Assemblies of God SearchSite GuideStoreContact Us

You’re in the Splash zone:

Success secrets with Josh Davis

By Roxanne Robbins

At the 1996 Atlanta Olympics, swimmer Josh Davis won three gold medals — more gold than any other male competing in those Games. Four years later Josh was voted captain of the 2000 Olympic team and took his talent to Sydney, Australia. Josh competed at a whole new level in Sydney.

Josh Davis

Hometown: San Antonio

Born: September 1, 1972

College: University of Texas

1996 Olympics in Atlanta

• Placed 7th in the 200-meter freestyle

• Won the gold medal in the 4x200-meter freestyle relay

• Won the gold medal in the 4x100-meter freestyle relay

• Won the gold medal in the 4x100-meter medley relay

2000 Olympics in Sydney, Australia

• Placed 4th in the 200-meter freestyle

• Won the silver medal in the 4x200-meter freestyle relay

• Won the silver medal in the 4x100-meter freestyle relay



For the first time in his life, Josh was going stroke-to-stroke with the fastest athletes in swimming history — like Australian Ian Thorpe. In fact, Josh swam the 200-meter freestyle so fast that in any other Olympic competition he would have won gold by a body length. In Sydney, however, that incredible speed only earned him fourth place. He missed bronze by a mere touch on the wall, although he set the American record that still stands. He left Sydney with two silver medals.

How did an easy-going, blond-haired, blue-eyed, native Texan make this big splash, becoming one of the best athletes on the globe? Josh says, “A big part of my success is the way I respond to the authority figures in my life.”

An influential authority in Josh’s success is his coach, Eddie Reese. Eddie was instrumental in helping Josh excel in the Sydney Games. Josh began training with Coach Reese at the University of Texas, where he swam for the Longhorns prior to swimming professionally and at the Olympic level.

“Josh has great attitude and strong work ethic,” Coach Reese says of his star athlete. “He is very easy to coach. He trusts me. He knows that by combining his efforts — physically, mentally and spiritually — with what the coach knows, he is confident that he can get where he wants to go.”

Coach Reese believes Josh’s personal relationship with Jesus Christ motivates Josh’s response to authority. “[His relationship with God] gives him the strength to make the right choices in his daily life in his interpersonal relationships and with other people on the team. It shows up in consistent workouts. When you’re making bad choices, you [aren’t consistent].”

Josh sees swimming as a “training lap” for life, because of the range of emotions — pressure, excitement, anticipation, elation, desolation — that are all packed into a race that lasts less than a minute or two. The four-time World University Games gold medallist is constantly learning new ways to improve technically, mentally and nutritionally. Coach Reese says that if there is a legitimate way for Josh to improve, he will try it. “His strength is determination,” Coach Reese says. “He’ll do whatever it takes.”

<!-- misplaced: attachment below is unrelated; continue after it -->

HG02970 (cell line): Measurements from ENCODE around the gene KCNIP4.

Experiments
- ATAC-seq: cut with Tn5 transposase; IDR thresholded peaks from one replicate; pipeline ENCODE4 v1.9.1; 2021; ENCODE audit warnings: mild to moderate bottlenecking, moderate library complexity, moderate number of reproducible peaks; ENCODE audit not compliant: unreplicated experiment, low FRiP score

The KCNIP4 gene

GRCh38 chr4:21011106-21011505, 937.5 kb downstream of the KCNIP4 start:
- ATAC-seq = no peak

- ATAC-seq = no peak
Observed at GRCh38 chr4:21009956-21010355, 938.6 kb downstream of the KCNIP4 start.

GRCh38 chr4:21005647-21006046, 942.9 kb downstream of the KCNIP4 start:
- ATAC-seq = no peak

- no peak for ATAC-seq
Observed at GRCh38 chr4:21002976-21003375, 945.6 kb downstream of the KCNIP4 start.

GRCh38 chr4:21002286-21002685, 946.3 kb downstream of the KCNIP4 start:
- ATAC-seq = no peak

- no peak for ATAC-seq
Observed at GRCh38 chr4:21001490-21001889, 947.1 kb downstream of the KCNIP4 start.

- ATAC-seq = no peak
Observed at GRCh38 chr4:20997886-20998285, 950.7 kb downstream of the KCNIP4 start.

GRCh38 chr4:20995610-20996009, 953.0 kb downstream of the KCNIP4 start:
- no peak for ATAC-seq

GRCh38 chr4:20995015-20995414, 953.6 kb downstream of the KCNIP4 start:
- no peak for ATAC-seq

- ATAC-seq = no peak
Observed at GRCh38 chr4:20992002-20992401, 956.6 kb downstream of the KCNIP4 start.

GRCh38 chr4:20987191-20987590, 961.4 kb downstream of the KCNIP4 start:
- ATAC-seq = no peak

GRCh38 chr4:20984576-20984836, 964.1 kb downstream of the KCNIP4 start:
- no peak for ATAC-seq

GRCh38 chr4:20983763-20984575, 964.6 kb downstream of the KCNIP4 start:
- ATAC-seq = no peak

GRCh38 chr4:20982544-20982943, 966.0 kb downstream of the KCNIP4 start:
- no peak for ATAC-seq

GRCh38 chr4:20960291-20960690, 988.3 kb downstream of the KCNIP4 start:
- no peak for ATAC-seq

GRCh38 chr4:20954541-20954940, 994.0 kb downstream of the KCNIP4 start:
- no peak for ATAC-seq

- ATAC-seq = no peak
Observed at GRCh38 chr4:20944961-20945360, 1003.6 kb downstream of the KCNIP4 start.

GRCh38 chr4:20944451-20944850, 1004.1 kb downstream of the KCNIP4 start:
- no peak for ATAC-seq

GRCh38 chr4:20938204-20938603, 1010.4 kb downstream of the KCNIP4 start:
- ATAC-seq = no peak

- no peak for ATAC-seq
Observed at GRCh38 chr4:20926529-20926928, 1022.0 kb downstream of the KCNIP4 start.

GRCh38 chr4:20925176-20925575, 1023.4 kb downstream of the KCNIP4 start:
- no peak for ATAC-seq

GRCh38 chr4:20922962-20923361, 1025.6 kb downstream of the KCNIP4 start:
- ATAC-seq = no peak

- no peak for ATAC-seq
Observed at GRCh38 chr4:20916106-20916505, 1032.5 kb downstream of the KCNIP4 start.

Just as Josh looks to his coaches for direction, other athletes look to Josh. The 31-year-old is generous with his knowledge.

Olympian Neil Walker says, “I’ve always had questions for him — about school, girlfriends, swimming, whatever. He often has the best advice. He’s always willing to answer any questions or to help alleviate any of my fears. I look up to Josh as a swimmer because of his incredible work ethic. He’s also the type of husband and father I’d like to be. Hopefully, as I mature, I’ll have more in common with him than just swimming.”

As a swimming ambassador, Josh travels across the country to more than 100 speaking engagements each year. Several times a month Josh conducts swimming clinics and shares his insights with youth and community groups. He eagerly helps young swimmers learn new techniques and communicates lessons he’s learned about life in and out of the pool.

One of Josh’s favorite topics is making good decisions. He tells students, “I wish I knew then what I know now. I wish that when I was in high school I had admitted that you don’t have to get drunk, have sex or do things that you know you shouldn’t be doing just to feel accepted and cool.

“All those rushes and pleasures are so temporary and can be so destructive,” Josh says. “There are consequences to good and bad decisions. Pursue excellence.”

For Josh, part of pursuing excellence is treating coaches and other authority figures with respect. Josh doesn’t agree with everything his coach tells him, but he is committed to making sure he treats the coach respectfully.

“There have been a couple of plateaus in my training when I’ve felt frustrated,” Josh says. “Those times of trials are good — they have been learning times. They have allowed me to get back a proper perspective — that my self-worth is not based on my performance.”

Josh is looking to the future by keeping in top form — he has diligently trained for the Athens Games. As a husband and father of three, he says he will continue competing at this level until he no longer qualifies for the Olympic squad.

“I’m motivated to be a good steward of the talents God has given me. God gave me a gift — the ability to swim fast. God expects me to use that gift to its fullest potential. On top of that, He has given me the gift of eternal life. [My swimming ability] and Christ’s forgiveness supply me not only with the proper motivation but also with an everlasting motivation.”

Josh has discovered this success secret — winning is more than just touching the wall first; it’s keeping Christ in the competition.

Roxanne Robbins lives in Washington, D.C., and is the chaplain for the Washington Freedom women’s professional soccer team. She has worked at six Summer and Winter Olympic Games.

E-mail your comments to

E-mail this page to a friend.
©1999-2009 General Council of the Assemblies of God